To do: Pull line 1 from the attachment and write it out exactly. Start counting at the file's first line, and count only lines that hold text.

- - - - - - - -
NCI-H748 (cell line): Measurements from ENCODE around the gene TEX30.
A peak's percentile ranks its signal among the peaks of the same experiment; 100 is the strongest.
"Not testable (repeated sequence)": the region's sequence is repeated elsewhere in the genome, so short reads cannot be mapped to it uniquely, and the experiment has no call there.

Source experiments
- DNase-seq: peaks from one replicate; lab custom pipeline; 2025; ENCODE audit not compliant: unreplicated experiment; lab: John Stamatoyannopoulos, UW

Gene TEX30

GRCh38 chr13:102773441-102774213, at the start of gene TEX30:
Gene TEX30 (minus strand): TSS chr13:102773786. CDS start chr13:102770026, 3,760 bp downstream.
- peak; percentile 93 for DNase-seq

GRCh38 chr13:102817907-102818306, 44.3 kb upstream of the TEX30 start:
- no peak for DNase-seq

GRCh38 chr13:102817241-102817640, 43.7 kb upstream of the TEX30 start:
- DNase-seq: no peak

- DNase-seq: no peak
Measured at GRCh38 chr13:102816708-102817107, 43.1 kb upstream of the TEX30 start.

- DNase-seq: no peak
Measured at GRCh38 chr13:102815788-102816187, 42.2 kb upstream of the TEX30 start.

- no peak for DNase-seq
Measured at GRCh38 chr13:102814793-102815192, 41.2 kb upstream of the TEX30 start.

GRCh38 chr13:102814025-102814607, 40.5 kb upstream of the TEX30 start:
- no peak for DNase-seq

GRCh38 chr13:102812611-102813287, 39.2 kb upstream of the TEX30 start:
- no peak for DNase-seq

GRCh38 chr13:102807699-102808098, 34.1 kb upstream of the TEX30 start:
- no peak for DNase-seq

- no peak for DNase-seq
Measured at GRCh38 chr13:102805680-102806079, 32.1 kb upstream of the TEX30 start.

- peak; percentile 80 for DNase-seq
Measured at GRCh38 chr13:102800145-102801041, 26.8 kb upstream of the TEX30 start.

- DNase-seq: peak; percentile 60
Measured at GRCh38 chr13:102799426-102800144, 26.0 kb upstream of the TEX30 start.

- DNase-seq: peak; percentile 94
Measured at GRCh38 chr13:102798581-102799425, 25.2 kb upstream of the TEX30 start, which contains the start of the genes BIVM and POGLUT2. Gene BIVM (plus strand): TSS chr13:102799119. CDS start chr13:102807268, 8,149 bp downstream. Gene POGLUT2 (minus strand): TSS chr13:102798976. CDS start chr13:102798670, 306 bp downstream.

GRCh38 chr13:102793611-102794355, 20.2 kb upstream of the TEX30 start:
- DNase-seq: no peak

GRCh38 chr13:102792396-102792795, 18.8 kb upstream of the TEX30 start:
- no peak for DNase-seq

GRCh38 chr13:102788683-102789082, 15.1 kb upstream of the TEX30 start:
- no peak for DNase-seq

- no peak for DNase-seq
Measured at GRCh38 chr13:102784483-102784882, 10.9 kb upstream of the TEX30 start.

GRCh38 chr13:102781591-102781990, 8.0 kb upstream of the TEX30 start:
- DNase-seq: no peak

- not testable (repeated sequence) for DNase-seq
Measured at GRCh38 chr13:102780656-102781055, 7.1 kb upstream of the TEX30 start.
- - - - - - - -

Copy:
NCI-H748 (cell line): Measurements from ENCODE around the gene TEX30.